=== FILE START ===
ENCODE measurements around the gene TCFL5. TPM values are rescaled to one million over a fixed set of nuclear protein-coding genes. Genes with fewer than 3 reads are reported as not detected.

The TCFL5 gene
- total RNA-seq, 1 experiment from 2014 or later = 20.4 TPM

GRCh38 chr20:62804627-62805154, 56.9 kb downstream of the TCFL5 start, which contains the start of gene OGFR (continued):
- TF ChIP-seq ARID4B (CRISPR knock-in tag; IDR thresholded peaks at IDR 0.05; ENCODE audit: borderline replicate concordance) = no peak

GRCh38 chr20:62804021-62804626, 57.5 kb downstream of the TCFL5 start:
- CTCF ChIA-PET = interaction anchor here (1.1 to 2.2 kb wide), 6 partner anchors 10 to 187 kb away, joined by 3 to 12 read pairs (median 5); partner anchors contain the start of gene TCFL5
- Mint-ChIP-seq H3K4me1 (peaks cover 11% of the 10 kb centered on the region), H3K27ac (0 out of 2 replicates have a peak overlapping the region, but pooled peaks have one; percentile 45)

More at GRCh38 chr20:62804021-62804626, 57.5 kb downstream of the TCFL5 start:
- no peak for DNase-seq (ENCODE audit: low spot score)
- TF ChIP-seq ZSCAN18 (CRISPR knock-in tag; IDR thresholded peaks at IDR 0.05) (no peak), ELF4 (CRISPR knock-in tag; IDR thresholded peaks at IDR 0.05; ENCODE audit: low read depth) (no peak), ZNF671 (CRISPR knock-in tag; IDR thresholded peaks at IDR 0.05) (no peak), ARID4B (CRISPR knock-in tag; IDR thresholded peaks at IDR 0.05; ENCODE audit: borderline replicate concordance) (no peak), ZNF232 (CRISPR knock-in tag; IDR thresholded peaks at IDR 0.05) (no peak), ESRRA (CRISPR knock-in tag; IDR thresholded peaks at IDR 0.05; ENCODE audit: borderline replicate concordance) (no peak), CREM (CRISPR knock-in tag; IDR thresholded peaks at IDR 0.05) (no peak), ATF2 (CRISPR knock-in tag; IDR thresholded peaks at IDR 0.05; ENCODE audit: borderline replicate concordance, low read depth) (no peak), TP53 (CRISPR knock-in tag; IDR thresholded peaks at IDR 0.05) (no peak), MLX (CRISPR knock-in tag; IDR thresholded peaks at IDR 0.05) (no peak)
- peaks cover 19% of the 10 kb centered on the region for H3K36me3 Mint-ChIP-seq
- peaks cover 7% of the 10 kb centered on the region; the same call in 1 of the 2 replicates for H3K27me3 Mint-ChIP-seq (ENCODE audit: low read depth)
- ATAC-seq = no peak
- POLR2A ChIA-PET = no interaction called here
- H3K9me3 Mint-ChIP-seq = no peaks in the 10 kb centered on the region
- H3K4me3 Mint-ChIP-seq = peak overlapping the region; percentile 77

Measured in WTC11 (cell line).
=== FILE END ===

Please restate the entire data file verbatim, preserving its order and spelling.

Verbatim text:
ENCODE measurements around the gene TCFL5. TPM values are rescaled to one million over a fixed set of nuclear protein-coding genes. Genes with fewer than 3 reads are reported as not detected.

The TCFL5 gene
- total RNA-seq, 1 experiment from 2014 or later = 20.4 TPM

GRCh38 chr20:62804627-62805154, 56.9 kb downstream of the TCFL5 start, which contains the start of gene OGFR (continued):
- TF ChIP-seq ARID4B (CRISPR knock-in tag; IDR thresholded peaks at IDR 0.05; ENCODE audit: borderline replicate concordance) = no peak

GRCh38 chr20:62804021-62804626, 57.5 kb downstream of the TCFL5 start:
- CTCF ChIA-PET = interaction anchor here (1.1 to 2.2 kb wide), 6 partner anchors 10 to 187 kb away, joined by 3 to 12 read pairs (median 5); partner anchors contain the start of gene TCFL5
- Mint-ChIP-seq H3K4me1 (peaks cover 11% of the 10 kb centered on the region), H3K27ac (0 out of 2 replicates have a peak overlapping the region, but pooled peaks have one; percentile 45)

More at GRCh38 chr20:62804021-62804626, 57.5 kb downstream of the TCFL5 start:
- no peak for DNase-seq (ENCODE audit: low spot score)
- TF ChIP-seq ZSCAN18 (CRISPR knock-in tag; IDR thresholded peaks at IDR 0.05) (no peak), ELF4 (CRISPR knock-in tag; IDR thresholded peaks at IDR 0.05; ENCODE audit: low read depth) (no peak), ZNF671 (CRISPR knock-in tag; IDR thresholded peaks at IDR 0.05) (no peak), ARID4B (CRISPR knock-in tag; IDR thresholded peaks at IDR 0.05; ENCODE audit: borderline replicate concordance) (no peak), ZNF232 (CRISPR knock-in tag; IDR thresholded peaks at IDR 0.05) (no peak), ESRRA (CRISPR knock-in tag; IDR thresholded peaks at IDR 0.05; ENCODE audit: borderline replicate concordance) (no peak), CREM (CRISPR knock-in tag; IDR thresholded peaks at IDR 0.05) (no peak), ATF2 (CRISPR knock-in tag; IDR thresholded peaks at IDR 0.05; ENCODE audit: borderline replicate concordance, low read depth) (no peak), TP53 (CRISPR knock-in tag; IDR thresholded peaks at IDR 0.05) (no peak), MLX (CRISPR knock-in tag; IDR thresholded peaks at IDR 0.05) (no peak)
- peaks cover 19% of the 10 kb centered on the region for H3K36me3 Mint-ChIP-seq
- peaks cover 7% of the 10 kb centered on the region; the same call in 1 of the 2 replicates for H3K27me3 Mint-ChIP-seq (ENCODE audit: low read depth)
- ATAC-seq = no peak
- POLR2A ChIA-PET = no interaction called here
- H3K9me3 Mint-ChIP-seq = no peaks in the 10 kb centered on the region
- H3K4me3 Mint-ChIP-seq = peak overlapping the region; percentile 77

Measured in WTC11 (cell line).